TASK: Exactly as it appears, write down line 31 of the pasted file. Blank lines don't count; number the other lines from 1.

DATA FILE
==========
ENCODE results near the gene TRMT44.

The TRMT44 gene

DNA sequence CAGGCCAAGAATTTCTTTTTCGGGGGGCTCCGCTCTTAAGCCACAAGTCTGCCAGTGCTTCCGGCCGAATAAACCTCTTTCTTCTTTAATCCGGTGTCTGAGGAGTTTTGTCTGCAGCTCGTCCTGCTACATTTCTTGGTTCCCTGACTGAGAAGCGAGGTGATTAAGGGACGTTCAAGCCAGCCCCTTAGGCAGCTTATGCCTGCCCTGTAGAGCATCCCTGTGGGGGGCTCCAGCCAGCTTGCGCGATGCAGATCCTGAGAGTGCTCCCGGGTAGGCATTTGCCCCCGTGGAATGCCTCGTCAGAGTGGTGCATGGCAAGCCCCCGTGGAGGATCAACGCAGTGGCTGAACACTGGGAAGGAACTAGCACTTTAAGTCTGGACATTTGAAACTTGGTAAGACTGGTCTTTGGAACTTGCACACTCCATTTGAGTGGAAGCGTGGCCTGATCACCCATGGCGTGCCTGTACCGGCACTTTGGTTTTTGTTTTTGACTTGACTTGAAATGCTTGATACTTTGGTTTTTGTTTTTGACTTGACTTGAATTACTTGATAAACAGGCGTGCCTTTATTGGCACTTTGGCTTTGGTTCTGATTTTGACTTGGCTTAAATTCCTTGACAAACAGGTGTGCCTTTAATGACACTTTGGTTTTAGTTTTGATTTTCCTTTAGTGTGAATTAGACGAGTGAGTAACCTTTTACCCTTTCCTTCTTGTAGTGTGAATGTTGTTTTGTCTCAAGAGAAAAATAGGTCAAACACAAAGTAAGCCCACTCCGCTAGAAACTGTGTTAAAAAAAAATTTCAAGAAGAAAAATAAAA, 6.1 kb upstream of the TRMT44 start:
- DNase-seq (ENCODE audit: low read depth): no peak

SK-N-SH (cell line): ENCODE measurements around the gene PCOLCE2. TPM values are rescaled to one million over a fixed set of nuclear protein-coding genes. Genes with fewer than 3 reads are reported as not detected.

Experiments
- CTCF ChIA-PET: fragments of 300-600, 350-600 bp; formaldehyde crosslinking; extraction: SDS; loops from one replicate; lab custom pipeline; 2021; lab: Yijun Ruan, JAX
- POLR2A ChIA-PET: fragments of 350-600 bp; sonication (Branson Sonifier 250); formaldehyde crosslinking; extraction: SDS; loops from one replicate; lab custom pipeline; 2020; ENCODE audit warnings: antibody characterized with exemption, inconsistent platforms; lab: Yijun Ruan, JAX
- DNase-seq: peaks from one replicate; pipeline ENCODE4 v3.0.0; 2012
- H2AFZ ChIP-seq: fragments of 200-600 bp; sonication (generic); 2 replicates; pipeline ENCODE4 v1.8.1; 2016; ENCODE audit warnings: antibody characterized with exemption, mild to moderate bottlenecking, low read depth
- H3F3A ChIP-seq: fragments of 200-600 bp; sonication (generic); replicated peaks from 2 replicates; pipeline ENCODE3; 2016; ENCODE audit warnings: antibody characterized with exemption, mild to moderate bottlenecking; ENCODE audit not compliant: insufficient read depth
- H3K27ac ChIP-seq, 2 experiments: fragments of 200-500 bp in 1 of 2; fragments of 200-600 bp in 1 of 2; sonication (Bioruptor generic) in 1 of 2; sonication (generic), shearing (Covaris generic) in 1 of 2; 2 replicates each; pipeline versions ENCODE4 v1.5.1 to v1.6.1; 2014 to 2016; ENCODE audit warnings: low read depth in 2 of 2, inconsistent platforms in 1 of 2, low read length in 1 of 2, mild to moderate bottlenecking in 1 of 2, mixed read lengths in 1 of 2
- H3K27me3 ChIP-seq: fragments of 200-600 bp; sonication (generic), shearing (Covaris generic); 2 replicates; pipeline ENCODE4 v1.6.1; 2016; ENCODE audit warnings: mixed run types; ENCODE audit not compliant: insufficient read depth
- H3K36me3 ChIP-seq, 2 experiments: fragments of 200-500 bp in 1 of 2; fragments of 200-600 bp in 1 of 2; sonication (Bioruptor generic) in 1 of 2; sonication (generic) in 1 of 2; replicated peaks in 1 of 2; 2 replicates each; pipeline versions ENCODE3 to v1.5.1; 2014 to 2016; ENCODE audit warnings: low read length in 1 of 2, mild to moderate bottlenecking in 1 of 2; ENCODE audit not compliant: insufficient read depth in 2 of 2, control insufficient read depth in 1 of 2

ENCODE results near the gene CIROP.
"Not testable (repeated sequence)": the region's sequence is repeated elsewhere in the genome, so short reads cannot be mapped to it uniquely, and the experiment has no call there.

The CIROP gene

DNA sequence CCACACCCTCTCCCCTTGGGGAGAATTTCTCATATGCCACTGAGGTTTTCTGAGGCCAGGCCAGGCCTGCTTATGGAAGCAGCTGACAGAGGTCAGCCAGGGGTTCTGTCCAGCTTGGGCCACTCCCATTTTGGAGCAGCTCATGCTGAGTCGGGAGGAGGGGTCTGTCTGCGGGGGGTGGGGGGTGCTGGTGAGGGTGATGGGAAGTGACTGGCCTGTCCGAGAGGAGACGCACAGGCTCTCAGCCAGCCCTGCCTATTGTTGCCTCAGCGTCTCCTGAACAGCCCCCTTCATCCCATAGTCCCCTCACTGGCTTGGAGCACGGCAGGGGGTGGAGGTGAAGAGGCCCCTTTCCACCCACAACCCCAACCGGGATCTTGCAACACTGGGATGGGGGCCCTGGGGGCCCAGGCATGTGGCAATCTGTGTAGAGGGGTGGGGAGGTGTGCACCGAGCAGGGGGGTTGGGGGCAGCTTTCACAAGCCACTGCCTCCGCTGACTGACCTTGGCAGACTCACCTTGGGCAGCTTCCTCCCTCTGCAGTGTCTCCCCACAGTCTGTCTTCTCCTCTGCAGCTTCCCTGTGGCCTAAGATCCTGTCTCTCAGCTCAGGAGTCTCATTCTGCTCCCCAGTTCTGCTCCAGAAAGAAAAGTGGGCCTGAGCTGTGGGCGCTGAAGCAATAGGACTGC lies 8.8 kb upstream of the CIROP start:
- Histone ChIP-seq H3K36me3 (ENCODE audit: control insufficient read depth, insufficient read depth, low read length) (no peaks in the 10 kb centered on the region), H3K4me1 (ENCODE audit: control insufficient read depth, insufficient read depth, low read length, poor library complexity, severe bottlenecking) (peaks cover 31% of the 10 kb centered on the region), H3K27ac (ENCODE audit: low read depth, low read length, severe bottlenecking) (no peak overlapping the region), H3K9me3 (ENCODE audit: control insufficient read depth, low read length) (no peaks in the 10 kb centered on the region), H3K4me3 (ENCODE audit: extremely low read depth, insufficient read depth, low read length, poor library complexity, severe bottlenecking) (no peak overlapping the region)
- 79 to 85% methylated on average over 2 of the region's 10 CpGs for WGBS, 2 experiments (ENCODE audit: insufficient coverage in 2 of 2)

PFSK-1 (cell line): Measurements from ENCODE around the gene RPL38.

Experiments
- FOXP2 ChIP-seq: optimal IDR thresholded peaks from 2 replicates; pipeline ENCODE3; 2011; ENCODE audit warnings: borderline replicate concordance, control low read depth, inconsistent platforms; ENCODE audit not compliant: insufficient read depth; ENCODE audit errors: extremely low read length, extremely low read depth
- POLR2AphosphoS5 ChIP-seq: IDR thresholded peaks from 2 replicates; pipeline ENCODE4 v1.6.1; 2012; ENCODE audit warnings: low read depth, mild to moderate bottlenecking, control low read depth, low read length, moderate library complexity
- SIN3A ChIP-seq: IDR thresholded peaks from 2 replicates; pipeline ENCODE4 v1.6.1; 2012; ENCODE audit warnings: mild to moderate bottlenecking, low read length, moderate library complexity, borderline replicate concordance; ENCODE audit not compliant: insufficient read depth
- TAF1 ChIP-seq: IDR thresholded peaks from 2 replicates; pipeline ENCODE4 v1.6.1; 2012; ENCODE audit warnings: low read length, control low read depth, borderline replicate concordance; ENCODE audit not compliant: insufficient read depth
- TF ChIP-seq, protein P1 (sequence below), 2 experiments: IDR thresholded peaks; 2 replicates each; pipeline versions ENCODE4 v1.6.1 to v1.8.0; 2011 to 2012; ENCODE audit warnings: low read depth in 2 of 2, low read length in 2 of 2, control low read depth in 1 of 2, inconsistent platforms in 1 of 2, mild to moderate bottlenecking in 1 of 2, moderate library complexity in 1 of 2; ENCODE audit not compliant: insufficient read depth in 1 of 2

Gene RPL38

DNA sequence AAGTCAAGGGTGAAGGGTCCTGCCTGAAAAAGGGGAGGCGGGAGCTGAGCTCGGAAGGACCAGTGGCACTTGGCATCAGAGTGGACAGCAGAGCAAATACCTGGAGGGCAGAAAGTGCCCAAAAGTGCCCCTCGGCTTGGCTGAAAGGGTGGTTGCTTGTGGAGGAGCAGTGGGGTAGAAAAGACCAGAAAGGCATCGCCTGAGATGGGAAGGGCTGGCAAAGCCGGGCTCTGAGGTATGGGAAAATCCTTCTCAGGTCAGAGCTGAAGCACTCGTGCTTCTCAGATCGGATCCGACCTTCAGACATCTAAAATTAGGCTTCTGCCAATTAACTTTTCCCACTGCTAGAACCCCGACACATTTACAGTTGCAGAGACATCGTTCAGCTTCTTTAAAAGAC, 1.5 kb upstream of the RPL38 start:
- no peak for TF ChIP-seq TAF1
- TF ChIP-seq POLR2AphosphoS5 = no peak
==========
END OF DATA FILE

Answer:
- TF ChIP-seq POLR2AphosphoS5 = no peak